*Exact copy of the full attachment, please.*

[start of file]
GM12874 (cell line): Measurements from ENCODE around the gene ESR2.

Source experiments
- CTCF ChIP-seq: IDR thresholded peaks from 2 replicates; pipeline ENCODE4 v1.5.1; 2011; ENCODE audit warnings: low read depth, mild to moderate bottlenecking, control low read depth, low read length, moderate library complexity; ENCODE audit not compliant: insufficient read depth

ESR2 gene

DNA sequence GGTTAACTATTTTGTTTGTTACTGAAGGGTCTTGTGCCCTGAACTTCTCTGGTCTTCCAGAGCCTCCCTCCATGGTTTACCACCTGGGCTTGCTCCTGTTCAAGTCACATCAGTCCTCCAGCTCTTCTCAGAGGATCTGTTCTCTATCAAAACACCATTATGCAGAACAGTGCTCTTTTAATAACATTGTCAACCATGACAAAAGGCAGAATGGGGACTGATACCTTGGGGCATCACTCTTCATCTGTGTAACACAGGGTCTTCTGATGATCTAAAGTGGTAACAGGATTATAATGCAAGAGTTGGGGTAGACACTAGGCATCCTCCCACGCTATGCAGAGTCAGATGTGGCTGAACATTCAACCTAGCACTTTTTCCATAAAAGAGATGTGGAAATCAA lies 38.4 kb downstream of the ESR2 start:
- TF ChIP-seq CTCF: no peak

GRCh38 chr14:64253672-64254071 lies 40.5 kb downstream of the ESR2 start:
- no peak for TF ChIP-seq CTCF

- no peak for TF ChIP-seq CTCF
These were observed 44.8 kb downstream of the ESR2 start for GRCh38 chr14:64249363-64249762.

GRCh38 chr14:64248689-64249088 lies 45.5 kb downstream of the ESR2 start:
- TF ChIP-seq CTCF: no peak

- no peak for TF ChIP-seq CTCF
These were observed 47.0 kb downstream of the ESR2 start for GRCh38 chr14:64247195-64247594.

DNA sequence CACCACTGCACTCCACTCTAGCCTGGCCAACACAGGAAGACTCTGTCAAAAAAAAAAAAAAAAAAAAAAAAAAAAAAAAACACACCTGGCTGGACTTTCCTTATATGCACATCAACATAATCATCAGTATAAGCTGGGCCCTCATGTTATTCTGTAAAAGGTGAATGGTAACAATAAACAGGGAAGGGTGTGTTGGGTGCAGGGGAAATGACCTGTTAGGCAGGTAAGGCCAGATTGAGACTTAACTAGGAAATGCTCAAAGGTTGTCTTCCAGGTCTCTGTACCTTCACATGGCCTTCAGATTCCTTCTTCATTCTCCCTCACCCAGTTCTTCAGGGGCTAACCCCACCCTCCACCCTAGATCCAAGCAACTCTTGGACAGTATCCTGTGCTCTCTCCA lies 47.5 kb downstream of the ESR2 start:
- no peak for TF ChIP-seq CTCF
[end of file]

GM12874 (cell line): Measurements from ENCODE around the gene ESR2.

Source experiments
- CTCF ChIP-seq: IDR thresholded peaks from 2 replicates; pipeline ENCODE4 v1.5.1; 2011; ENCODE audit warnings: low read depth, mild to moderate bottlenecking, control low read depth, low read length, moderate library complexity; ENCODE audit not compliant: insufficient read depth

ESR2 gene

DNA sequence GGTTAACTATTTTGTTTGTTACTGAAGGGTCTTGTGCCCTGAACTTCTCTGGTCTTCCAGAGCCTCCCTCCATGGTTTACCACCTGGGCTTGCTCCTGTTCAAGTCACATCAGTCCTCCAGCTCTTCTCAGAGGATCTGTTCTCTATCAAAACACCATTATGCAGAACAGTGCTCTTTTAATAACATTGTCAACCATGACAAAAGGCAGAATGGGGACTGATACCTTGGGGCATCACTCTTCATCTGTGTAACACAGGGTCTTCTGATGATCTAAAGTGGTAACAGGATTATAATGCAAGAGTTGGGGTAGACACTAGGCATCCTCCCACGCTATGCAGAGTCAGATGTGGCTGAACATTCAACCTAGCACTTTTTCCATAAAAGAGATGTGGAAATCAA lies 38.4 kb downstream of the ESR2 start:
- TF ChIP-seq CTCF: no peak

GRCh38 chr14:64253672-64254071 lies 40.5 kb downstream of the ESR2 start:
- no peak for TF ChIP-seq CTCF

- no peak for TF ChIP-seq CTCF
These were observed 44.8 kb downstream of the ESR2 start for GRCh38 chr14:64249363-64249762.

GRCh38 chr14:64248689-64249088 lies 45.5 kb downstream of the ESR2 start:
- TF ChIP-seq CTCF: no peak

- no peak for TF ChIP-seq CTCF
These were observed 47.0 kb downstream of the ESR2 start for GRCh38 chr14:64247195-64247594.

DNA sequence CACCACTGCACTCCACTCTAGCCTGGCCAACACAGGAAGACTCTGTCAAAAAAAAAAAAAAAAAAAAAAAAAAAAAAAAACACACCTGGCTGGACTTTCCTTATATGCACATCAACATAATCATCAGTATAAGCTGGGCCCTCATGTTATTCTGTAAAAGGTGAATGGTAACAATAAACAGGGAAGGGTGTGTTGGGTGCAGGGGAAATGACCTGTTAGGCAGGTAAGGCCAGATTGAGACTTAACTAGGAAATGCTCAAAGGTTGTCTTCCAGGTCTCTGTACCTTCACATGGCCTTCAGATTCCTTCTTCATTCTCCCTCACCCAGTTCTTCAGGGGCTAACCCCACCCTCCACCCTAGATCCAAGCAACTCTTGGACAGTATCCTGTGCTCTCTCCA lies 47.5 kb downstream of the ESR2 start:
- no peak for TF ChIP-seq CTCF